The Frost of Heaven

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freedigitalphotos,com/”Beautiful Branch of an Apple Tree With White Blossums” by Serge Bertasius Photography

“Has the rain a father? Or who has begotten the drops of dew? From whose womb has come the ice? And the frost of heaven, who has given it birth?” (Job 38: 28-29 NASB)

In the final chapters of Job, the Lord gives the suffering servant somewhat of a dressing down. At least that’s how I interpret the exchange. Job reminds me of a sassy, rebellious school-age boy receiving a lecture by his father. The answer to all of God’s questions would have to be a basic no. No, I cannot do anything. You, dear Lord, are able to do it all.

In my part of the world, the change of seasons is unpredictable from year to year. All the data confirms spring comes after the last frost, which should occur by a late day in April. But, I’ve learned to hold back before planting. I wait and see. I may purchase my seeds and transplants and keep them in my little greenhouse till I know it is safe. I avoid rushing into my garden because I’ve been sorry in the past—frosted out of fertility.

The grip of blue sky atop a ripe plot of soil, accompanied by a delicious warm breeze, is intoxicating to the point of coercion. The yearn to plant can overwhelm even the most conscientious like a drug sneaked into iced tea. However, my education in planting with the seasons allows me some control in that I have my safe place, the greenhouse, to use as shelter. For fruit trees, I’m out of luck.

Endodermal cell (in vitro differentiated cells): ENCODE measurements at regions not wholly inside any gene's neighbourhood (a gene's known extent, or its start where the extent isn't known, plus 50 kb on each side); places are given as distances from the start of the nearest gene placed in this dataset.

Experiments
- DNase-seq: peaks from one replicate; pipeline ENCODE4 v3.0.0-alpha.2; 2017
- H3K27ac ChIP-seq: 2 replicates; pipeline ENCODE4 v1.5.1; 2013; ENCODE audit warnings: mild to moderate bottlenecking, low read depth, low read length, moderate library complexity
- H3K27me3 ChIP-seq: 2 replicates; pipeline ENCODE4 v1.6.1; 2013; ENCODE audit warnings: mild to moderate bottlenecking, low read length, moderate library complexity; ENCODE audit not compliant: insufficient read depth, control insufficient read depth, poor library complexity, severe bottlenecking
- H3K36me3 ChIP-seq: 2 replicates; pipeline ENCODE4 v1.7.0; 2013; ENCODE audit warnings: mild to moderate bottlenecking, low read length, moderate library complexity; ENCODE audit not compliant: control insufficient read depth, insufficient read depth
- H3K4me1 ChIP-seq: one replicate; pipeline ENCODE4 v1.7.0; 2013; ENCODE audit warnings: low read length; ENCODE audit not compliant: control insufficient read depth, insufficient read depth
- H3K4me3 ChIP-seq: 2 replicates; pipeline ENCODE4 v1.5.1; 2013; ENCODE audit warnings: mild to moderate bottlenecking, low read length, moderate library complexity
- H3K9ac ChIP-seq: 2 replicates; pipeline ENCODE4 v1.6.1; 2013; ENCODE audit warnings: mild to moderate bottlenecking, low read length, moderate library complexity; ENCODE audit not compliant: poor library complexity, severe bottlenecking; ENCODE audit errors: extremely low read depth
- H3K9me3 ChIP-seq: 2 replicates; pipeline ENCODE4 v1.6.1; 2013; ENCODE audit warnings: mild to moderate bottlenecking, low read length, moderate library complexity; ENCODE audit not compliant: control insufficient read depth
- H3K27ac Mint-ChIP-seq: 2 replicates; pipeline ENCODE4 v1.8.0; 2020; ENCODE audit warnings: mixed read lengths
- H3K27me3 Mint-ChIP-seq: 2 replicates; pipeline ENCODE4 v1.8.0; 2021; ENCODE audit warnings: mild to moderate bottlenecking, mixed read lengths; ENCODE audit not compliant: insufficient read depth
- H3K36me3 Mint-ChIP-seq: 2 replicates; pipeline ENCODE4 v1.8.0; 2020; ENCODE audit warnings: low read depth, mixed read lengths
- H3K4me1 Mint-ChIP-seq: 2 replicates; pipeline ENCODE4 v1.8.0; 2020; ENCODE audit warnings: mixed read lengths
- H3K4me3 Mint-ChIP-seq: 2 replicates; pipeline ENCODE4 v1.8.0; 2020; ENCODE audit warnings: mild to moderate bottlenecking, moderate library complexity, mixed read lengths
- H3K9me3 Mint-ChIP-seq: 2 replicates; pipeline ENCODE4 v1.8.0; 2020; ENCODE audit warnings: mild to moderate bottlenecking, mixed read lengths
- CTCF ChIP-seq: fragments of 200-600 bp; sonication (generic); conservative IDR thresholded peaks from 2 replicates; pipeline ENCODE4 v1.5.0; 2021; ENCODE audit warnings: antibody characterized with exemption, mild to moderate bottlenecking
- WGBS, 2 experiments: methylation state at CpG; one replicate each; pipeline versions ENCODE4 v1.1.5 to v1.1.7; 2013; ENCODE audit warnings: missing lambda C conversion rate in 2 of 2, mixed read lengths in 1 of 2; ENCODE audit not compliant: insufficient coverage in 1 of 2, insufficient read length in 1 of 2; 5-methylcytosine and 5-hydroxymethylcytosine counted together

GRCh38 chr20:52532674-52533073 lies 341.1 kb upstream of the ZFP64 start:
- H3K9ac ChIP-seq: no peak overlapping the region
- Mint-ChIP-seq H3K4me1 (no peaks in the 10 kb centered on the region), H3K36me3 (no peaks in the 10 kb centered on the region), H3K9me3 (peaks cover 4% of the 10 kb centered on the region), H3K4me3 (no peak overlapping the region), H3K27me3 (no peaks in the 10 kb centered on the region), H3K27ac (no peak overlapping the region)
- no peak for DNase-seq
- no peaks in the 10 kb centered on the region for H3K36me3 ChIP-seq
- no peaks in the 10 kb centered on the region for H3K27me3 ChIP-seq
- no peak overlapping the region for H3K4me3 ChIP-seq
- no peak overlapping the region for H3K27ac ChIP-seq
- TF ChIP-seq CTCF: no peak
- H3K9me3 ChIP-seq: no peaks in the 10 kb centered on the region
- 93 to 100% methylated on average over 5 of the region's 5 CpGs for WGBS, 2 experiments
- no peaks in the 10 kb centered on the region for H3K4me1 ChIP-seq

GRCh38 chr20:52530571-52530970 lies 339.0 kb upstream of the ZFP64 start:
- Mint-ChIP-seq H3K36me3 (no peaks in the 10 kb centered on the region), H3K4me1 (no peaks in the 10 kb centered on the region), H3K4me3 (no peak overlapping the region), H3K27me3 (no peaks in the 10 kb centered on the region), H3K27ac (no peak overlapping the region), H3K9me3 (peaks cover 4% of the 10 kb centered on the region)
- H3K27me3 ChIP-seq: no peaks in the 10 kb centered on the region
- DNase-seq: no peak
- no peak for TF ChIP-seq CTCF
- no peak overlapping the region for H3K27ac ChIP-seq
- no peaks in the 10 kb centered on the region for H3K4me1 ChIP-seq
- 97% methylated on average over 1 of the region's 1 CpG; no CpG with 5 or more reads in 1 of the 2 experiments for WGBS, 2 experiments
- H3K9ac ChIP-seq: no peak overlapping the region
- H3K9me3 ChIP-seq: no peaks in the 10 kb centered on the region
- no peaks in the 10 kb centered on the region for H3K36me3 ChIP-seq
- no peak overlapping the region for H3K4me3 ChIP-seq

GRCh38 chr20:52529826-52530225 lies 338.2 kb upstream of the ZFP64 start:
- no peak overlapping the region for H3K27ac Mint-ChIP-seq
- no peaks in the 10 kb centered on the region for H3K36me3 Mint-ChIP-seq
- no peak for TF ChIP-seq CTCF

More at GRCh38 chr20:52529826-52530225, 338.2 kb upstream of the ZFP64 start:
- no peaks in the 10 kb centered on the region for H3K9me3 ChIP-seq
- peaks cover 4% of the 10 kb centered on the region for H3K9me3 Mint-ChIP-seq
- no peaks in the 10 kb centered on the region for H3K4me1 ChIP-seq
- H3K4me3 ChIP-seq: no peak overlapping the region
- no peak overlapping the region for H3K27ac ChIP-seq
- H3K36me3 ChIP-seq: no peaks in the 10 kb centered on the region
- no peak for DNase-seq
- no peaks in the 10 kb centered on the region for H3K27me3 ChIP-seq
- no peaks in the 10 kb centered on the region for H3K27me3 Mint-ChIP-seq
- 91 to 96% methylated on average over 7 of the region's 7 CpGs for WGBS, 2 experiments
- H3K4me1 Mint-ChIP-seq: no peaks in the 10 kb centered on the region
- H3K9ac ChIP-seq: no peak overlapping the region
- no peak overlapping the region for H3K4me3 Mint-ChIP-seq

Commercial growers have elaborate coverings and spray systems to protect tender blossoms and buds from pending, expected frost. As a humble backyard hobby gardener, I possess no such resources. My poor little orchard has to stand and take it, unprotected and vulnerable to the loss of fertility. Each spring I watch and pray over the timing of the frost, knowing the outcome is entirely in Nature’s hands. The Lord is in control and I am not.

Those years I’ve awakened to the dismal reality of frost on the budding trees, I’ve learned to sigh and accept with humility and great disappointment there will be no pies that year. If the pattern repeats again the following year, I may moan and complain but there will still be no pies. Like Job, I have to submit and accept I was no where to be seen when the Creator of the universe laid the foundations of the earth.

The past few years for me have been afflicted with many untimely frosts. Just as projects have been ready to launch, next steps planned to be taken, and expectations of fruition of great effort, a brutal frost descended with vigor and nipped it all right in the bud. There will be no fruit from my efforts, no delicious aroma of baking pies of success, and no stock pile of baked goods stored for future enjoyment. Just as I’ve learned to do with my orchard, I must wait out another season of loss.

The frost of heaven may have been the manna to nourish and sustain the wanderers. For me, the frost from Heaven has been an opportunity to place myself on a diet from the world and learn that the Lord is my sustenance and His word is my nourishment.

Eventually the frost restrains its painful, untimely occurrence and the Lord will once again allow fruit. There will be pies once more. I remain in my safe house, the shelter of his Hands, as I watch and wait for another run of warm inviting days. Like Habakkuk, I realize that even if there are no buds on the vine and no cattle in the stalls I will rejoice in God, my Savior. He is Sovereign and my strength.

 

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